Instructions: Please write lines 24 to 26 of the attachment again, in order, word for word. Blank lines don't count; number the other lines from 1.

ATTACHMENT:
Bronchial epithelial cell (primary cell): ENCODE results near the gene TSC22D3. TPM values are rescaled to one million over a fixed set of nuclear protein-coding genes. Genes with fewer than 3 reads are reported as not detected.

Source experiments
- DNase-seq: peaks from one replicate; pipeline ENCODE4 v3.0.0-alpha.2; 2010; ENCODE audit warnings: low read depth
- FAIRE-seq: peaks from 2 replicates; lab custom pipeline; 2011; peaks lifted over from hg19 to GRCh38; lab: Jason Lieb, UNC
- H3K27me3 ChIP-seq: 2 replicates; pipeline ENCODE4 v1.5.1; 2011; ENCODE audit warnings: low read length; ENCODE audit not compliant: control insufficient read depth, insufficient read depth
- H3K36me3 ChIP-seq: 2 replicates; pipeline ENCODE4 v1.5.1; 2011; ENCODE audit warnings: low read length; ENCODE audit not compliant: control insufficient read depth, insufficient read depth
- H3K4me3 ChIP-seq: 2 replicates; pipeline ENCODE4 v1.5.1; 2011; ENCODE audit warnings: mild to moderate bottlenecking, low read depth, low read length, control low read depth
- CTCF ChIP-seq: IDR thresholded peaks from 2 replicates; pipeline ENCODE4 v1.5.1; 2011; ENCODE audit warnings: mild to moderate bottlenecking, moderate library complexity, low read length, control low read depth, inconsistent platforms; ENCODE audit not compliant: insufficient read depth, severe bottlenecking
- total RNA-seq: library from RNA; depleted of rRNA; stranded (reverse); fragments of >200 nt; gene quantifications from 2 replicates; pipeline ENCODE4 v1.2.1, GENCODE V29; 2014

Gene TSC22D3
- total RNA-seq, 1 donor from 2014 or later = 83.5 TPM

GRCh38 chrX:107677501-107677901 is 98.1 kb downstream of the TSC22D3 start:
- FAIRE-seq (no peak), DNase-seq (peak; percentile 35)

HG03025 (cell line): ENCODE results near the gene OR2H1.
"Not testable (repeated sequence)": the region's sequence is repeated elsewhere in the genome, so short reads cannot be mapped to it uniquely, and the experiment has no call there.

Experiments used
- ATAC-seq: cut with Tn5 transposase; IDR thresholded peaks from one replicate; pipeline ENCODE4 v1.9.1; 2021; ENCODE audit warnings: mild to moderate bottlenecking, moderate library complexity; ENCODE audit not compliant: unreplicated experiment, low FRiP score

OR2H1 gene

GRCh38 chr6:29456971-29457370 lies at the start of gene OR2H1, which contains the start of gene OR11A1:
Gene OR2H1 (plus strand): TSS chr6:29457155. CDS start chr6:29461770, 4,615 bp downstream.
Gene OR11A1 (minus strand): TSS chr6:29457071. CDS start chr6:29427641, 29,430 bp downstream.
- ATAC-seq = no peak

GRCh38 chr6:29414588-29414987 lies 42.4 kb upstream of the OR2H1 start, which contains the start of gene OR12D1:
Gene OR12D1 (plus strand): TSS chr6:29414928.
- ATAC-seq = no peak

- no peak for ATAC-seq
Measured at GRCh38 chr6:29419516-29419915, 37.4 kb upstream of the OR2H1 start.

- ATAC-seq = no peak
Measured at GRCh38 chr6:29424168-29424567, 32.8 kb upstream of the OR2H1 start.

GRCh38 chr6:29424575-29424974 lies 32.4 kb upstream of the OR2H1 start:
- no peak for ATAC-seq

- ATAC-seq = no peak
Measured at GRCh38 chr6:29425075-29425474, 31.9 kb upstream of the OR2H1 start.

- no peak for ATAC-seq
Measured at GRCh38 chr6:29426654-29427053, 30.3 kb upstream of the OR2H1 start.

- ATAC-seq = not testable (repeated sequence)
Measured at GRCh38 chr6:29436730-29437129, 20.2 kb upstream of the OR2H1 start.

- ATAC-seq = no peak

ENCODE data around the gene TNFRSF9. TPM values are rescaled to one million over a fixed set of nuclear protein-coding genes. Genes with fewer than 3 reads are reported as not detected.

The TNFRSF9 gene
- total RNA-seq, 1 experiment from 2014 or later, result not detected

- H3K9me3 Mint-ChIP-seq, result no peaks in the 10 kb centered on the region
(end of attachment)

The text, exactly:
Gene OR12D1 (plus strand): TSS chr6:29414928.
- ATAC-seq = no peak

- no peak for ATAC-seq